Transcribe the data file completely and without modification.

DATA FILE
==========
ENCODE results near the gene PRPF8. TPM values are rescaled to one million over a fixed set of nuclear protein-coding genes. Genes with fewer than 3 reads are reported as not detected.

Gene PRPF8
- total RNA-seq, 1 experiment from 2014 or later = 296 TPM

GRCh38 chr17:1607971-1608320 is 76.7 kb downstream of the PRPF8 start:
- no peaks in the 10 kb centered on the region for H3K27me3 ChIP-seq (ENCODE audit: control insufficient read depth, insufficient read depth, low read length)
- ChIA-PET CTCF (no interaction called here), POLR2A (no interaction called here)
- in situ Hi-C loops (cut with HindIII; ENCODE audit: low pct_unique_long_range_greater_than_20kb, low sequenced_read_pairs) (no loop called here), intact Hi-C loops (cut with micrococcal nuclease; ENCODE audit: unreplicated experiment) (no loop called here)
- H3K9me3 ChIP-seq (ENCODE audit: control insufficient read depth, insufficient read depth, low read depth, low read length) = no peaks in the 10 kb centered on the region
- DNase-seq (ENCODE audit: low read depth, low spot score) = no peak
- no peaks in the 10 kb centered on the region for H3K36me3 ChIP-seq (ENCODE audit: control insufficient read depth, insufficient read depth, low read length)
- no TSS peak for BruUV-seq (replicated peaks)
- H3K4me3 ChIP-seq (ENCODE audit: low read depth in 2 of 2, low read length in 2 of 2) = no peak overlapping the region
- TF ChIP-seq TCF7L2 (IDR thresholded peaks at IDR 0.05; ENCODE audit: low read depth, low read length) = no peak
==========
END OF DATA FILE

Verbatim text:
ENCODE results near the gene PRPF8. TPM values are rescaled to one million over a fixed set of nuclear protein-coding genes. Genes with fewer than 3 reads are reported as not detected.

Gene PRPF8
- total RNA-seq, 1 experiment from 2014 or later = 296 TPM

GRCh38 chr17:1607971-1608320 is 76.7 kb downstream of the PRPF8 start:
- no peaks in the 10 kb centered on the region for H3K27me3 ChIP-seq (ENCODE audit: control insufficient read depth, insufficient read depth, low read length)
- ChIA-PET CTCF (no interaction called here), POLR2A (no interaction called here)
- in situ Hi-C loops (cut with HindIII; ENCODE audit: low pct_unique_long_range_greater_than_20kb, low sequenced_read_pairs) (no loop called here), intact Hi-C loops (cut with micrococcal nuclease; ENCODE audit: unreplicated experiment) (no loop called here)
- H3K9me3 ChIP-seq (ENCODE audit: control insufficient read depth, insufficient read depth, low read depth, low read length) = no peaks in the 10 kb centered on the region
- DNase-seq (ENCODE audit: low read depth, low spot score) = no peak
- no peaks in the 10 kb centered on the region for H3K36me3 ChIP-seq (ENCODE audit: control insufficient read depth, insufficient read depth, low read length)
- no TSS peak for BruUV-seq (replicated peaks)
- H3K4me3 ChIP-seq (ENCODE audit: low read depth in 2 of 2, low read length in 2 of 2) = no peak overlapping the region
- TF ChIP-seq TCF7L2 (IDR thresholded peaks at IDR 0.05; ENCODE audit: low read depth, low read length) = no peak